Sticky Sticky Buns. No comma.
Have you ever tried these? These are the famous sticky buns from the bakery, Flour, in Boston. I had the privilege of tasting these babies about a year ago at Flour.
|The real Sticky Buns from the Flour bakery in Boston|
I wouldn't label myself as a "sticky bun person". Or a "caramel roll person". Or a "pecan roll person". I mean...who would really? That would be pretty embarrassing. No, but seriously...if no one told me to try the sticky buns at Flour, I never would have.
Bonus points for me. I did try them. And they are perfect. As a die hard caramel lover, these complete me.
What makes them special is that they are made from a rich and decadent Brioche dough. To make the dough, you need to throw every ounce of trust into your stand mixer. To be honest, after minute 27 of my mixer chugging along, I doubted its endurance. I was actually just waiting for it to blow up. I put on my apron, hoping that would somehow spare my life. And although the housing motor arm thing was at least 480 degrees. Celsius. It survived! It did it! So what I am trying to say here is: you are going to need a stand mixer to pull off this Brioche dough. And you will also need some patience and 5 eggs. And just a tiny bit of butter.
Now, I have to admit that I messed up the recipe. There have been several corrections to the original printing of the Flour cookbook. None of which I was aware of until today. And what a bummer that one of the corrections was to this very (famous) sticky bun recipe. In the book, it says to use an entire batch of Brioche dough listed on page 73. Unfortunately, it should say use half the batch. I used the whole batch. The recipe below is the correct version.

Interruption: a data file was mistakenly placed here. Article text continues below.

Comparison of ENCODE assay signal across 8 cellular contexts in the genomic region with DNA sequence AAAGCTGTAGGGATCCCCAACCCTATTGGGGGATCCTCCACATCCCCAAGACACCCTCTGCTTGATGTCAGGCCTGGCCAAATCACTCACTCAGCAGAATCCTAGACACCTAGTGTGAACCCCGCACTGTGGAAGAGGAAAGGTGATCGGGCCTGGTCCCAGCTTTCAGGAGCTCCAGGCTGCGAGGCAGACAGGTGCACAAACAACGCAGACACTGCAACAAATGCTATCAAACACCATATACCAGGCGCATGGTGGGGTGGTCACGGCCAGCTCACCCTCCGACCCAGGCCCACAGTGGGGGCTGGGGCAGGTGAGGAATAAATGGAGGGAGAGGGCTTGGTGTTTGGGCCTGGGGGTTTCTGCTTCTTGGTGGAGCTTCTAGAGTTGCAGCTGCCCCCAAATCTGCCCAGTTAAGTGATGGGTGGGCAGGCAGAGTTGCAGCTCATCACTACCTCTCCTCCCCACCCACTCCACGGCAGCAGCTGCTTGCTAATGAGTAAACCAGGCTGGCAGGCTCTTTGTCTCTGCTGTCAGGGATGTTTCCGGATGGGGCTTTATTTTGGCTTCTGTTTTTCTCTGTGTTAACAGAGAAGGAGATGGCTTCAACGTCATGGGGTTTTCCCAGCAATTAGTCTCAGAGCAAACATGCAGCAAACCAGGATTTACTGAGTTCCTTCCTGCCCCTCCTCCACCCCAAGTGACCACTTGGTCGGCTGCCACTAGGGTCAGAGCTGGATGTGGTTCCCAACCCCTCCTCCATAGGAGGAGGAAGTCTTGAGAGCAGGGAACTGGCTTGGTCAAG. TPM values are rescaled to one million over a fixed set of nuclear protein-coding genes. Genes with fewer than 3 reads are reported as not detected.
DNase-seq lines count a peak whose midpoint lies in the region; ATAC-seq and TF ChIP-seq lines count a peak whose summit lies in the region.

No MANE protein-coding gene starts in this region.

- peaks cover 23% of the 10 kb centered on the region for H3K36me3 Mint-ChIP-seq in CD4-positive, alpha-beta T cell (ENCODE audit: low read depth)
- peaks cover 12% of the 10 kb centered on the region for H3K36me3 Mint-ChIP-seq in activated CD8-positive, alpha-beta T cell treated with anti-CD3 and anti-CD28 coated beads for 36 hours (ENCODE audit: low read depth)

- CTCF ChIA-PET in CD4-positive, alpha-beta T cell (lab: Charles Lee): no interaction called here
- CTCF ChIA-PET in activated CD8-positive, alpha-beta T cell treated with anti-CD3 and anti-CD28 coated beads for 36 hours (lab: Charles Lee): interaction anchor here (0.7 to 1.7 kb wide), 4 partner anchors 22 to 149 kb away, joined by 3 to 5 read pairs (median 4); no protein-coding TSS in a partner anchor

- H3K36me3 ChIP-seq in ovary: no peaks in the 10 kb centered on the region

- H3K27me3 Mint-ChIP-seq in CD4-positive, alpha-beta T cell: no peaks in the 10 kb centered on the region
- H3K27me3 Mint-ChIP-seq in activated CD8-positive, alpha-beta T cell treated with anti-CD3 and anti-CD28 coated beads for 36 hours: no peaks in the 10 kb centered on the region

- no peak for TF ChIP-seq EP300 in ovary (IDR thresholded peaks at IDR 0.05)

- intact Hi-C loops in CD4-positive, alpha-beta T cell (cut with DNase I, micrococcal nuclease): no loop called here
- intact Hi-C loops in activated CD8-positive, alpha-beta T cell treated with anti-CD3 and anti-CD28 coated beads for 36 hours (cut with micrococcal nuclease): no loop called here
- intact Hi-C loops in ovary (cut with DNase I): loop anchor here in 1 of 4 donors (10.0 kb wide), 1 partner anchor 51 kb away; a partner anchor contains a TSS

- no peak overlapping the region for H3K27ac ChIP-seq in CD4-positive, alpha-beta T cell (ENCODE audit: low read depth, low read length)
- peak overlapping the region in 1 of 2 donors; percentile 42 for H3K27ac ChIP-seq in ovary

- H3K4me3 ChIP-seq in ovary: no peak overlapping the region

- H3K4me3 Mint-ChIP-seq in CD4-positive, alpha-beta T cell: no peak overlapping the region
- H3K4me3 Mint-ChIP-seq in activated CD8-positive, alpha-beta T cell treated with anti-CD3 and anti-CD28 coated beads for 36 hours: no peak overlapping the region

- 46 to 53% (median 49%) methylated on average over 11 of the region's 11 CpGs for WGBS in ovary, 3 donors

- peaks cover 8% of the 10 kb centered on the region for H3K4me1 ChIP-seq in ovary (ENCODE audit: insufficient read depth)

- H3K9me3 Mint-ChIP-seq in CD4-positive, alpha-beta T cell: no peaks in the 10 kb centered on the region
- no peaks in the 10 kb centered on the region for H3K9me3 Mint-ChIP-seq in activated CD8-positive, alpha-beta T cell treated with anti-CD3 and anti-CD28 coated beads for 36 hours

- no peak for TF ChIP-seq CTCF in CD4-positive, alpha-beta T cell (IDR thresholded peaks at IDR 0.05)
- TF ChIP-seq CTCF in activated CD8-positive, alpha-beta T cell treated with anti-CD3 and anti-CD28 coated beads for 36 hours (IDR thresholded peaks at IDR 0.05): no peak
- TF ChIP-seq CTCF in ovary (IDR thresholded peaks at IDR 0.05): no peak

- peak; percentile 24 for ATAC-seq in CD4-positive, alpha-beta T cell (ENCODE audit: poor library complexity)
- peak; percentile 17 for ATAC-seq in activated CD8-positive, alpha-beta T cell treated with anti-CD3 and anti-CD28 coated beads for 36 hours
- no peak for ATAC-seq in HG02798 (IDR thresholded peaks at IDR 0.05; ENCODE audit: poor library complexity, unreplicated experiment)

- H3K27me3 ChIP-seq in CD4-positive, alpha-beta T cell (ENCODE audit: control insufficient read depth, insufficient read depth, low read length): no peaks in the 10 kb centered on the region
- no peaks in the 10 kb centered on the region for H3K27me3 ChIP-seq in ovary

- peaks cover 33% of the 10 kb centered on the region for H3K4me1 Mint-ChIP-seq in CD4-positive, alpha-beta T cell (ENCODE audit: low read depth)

There are really worse things in life than having monster sticky buns. Lucky for me, I also used the wrong yeast and I live in Colorado, so I didn't get much rise out of them before baking. Even with the multiple mistakes (even though they may have cancelled each other out), these were still amazing. They tasted just like I remember. Not sure why, but even with twice the dough, these weren't super dense or heavy. Killer.
Speaking of killer, that is the reason I did not wait to try these again with the right amount of dough and the right yeast. These are an annual breakfast treat. But I love them and couldn't wait that long to share them. But at the same time, I didn't want to risk my slender/tan winter bod. Ya know what I mean?
These will make you happy. Share them. Be a good person.
Sticky Sticky Buns
by Joanne Chang, Flour
3/4 cup (1 1/2 sticks; 170 grams, 6 ounces) unsalted butter
1 1/2 cups (345 grams) firmly packed light brown sugar
1/3 cup (110 grams) honey
1/3 cup (80 grams) heavy cream
1/3 cup (80 grams) water
1/4 teaspoon kosher salt
Basic Brioche Dough, (1/2 the recipe below)
1/4 cup (55 grams) light brown sugar
1/4 cup (50 grams) granulated sugar
1/8 teaspoon ground cinnamon
1 cup (100 grams) pecan halves, toasted and chopped
To make the goo: In a medium saucepan, melt the butter over medium heat. Whisk in the brown sugar and cook, stirring, to combine (it may look separated, that's ok). Remove from the heat and whisk in the honey, cream, water, and salt. Let cool for about 30 minutes, or until cooled to room temperature. You should have about 2 cups. (The mixture can be made up to 2 weeks in advance and stored in an airtight container in the refrigerator.)
On a floured work surface, roll out the brioche dough into rectangle about 16 by 12 inches and 1/4-inch thick. It will have the consistency of cold, damp Play-Doh and should be fairly easy to roll. Position the rectangle so a short side is facing you.
In a small bowl, stir together the brown sugar, granulated sugar, cinnamon, and half of the pecans. Sprinkle this mixture evenly over the entire surface of the dough. Starting from the short side farthest from you and working your way down, roll up the rectangle like a jelly roll. Try to roll tightly, so you have a nice round spiral. Trim off about 1/4- inch from each end of the roll to make them even.